Yup, and that Chinese guy would be me.
Of course, as everyone knows, today marked the opening ceremonies of the 2008 Olympics, held in Beijing, China. People have asked me whether I am excited about the Olympics’ being held in China, probably on the account of my being Chinese and the fact that I was born in Beijing.
And they all seem surprised when I tell them that I don’t really care, as if by virtue of my being Chinese, I am somehow obligated to be proud and excited about the prospect and what it all means for China. Well, I am here to explain why I really am indifferent: I cannot genuinely bring myself to care whenever I think about the political realities of modern China.
A full disclosure before I go on any further: my view of Chinese politics is undoubtedly influenced by my family history. My grandparents were old enough to remember the Second Sino-Japanese War, the civil war between the Kuomindang and the Communists, lived through the Great Leap Forward and the subsequent famine that followed, and survived the Cultural Revolution, when my grandfather was imprisoned, beaten, and compelled to forced labor. My parents lived through the Tiananmen Square massacre and personally knew of people, including their own students, who were killed when the soldiers and tanks rolled in 1989. As you no doubt can infer from all of this, I am not exactly a fan of the Chinese government.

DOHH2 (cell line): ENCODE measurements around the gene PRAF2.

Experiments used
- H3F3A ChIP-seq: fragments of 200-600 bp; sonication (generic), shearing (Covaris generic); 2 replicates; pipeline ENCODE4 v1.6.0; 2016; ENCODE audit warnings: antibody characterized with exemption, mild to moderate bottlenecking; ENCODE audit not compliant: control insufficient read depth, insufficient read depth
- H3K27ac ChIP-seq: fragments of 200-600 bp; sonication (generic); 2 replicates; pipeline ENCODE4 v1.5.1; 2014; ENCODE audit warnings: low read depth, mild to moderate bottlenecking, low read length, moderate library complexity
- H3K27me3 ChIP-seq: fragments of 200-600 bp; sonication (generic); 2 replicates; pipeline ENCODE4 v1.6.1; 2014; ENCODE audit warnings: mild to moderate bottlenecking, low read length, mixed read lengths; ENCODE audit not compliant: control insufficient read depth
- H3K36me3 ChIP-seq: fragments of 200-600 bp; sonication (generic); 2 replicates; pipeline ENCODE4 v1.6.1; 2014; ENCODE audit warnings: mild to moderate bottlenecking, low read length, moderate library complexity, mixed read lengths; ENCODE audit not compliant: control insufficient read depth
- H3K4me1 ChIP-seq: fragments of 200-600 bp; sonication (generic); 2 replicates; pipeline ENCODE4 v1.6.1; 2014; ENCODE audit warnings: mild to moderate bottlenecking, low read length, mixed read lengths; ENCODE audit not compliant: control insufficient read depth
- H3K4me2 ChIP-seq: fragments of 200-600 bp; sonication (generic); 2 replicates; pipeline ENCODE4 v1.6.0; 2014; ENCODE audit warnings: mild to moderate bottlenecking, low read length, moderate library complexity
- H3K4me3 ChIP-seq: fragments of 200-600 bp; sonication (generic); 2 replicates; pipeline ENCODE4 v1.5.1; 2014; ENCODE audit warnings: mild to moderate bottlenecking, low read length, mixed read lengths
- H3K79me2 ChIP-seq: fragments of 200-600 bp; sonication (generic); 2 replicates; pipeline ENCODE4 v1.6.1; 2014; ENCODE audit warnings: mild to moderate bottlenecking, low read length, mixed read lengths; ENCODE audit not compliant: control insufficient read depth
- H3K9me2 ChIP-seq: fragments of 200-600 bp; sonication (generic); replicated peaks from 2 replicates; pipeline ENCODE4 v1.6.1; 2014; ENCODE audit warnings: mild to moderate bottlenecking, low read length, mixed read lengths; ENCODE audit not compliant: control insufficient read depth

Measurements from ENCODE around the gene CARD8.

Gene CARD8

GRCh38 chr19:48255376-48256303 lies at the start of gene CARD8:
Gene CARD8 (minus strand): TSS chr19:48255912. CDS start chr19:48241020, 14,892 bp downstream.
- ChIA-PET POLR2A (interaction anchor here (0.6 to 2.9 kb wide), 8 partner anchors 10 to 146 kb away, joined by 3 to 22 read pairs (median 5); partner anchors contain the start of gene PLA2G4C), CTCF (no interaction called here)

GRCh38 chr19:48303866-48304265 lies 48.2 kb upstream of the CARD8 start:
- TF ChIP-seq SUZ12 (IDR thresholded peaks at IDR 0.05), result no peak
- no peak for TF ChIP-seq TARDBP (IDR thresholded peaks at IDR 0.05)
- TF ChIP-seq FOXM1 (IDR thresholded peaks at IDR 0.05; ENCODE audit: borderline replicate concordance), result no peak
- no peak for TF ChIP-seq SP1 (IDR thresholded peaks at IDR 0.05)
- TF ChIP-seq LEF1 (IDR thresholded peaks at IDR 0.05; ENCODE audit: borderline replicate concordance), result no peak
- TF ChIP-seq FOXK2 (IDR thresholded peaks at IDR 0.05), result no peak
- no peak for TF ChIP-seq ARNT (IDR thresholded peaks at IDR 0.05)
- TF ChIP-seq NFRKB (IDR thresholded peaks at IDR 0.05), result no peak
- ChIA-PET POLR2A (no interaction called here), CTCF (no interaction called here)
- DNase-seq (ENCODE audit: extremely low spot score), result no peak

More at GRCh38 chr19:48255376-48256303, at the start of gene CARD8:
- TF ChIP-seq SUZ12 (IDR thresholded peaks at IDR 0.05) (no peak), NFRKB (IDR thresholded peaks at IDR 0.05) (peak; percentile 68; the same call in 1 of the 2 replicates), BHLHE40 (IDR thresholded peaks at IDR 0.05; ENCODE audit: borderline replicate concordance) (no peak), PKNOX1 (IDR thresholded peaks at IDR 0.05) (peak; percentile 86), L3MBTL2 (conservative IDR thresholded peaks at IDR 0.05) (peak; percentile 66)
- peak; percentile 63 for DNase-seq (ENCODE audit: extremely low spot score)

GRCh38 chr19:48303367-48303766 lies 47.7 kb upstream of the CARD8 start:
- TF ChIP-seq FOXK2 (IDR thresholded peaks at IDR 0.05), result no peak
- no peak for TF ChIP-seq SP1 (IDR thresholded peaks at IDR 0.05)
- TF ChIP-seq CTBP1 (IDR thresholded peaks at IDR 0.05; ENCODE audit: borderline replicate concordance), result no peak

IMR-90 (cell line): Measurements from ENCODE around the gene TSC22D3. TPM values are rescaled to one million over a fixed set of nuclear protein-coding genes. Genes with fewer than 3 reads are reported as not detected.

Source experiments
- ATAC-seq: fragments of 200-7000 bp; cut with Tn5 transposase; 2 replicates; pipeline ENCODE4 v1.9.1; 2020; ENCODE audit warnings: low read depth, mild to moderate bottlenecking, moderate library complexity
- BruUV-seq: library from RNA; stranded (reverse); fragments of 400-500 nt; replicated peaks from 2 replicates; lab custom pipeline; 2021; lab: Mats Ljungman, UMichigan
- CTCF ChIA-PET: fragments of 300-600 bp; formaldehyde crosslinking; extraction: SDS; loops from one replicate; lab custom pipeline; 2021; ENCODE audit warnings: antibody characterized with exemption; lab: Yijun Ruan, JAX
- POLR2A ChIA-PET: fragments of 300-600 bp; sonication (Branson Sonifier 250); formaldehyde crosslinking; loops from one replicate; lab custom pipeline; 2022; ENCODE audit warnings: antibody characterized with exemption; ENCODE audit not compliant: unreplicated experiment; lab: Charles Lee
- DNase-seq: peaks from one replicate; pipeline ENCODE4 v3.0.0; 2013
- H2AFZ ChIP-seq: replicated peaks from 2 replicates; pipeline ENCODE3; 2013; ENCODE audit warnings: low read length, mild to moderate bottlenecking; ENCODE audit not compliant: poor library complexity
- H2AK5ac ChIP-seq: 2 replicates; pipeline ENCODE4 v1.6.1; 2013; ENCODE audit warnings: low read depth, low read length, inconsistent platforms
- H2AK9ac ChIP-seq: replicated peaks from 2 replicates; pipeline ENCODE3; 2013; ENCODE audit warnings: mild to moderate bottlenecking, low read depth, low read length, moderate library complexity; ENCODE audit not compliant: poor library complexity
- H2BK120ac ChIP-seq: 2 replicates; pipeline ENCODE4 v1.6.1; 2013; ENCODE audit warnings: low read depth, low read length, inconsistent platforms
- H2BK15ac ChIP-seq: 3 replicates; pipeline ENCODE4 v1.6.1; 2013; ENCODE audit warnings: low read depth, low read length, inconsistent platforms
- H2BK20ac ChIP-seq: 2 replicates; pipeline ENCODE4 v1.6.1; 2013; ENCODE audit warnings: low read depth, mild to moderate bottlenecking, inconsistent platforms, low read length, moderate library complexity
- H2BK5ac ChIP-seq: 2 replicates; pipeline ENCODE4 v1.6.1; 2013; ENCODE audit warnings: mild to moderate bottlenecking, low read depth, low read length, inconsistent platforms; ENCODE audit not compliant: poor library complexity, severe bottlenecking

Okay, having said that, I will not deny that there is a part of me which is extremely proud of what China has been able to accomplish, after recovering from the traumatic decade that was the 1970s. In the span of little more than three decades–if you told anyone, and I mean ANYONE, living in the 1970s in China, that in some 30 years, it would play host to the most prestigious international sporting event, no one would have believed you. It was just THAT inconceivable.
And I completely understand the pride that Chinese people feel today, because Chinese people of my grandparents and parents’ generation suffered tremendously in the 20th century–two wars, a huge famine, distratous political upheaval–resulted in millions of death caused by retarded policy and brutal repression. The fact that the Chinese people have been able to recover so rapidly from such historical traumas is nothing short of amazing, and it truly speaks to their tenacity and sheer will to survive.
But as always, the question is: at what cost? While it is true that no country in modern history has raised so many people out of poverty in so short a time as China, the tremendous economic growth has not been distributed anywhere even resembling anything equitable. The wealth accumulates predominantly at the top and along the coasts, lining the pockets of government officials, foreign-educated elites, people with connections, all the while millions of people in the countryside are still living in abject poverty, lackin such basic amenities as electricity and clean water. And while it is certainly true that the Chinese government is no longer as authoritarian as it was in the 1970s, very little substantive political freedoms exist in China: there is no such things as a democratic election with secret ballots and equal votes, no real ability for civil society groups and non-Communist political parties to organize, no independent judiciary to enforce rule of law, no real power to demand accountability from the government other than at the mercy of bureaucrats, and rampant corruption at every level of government.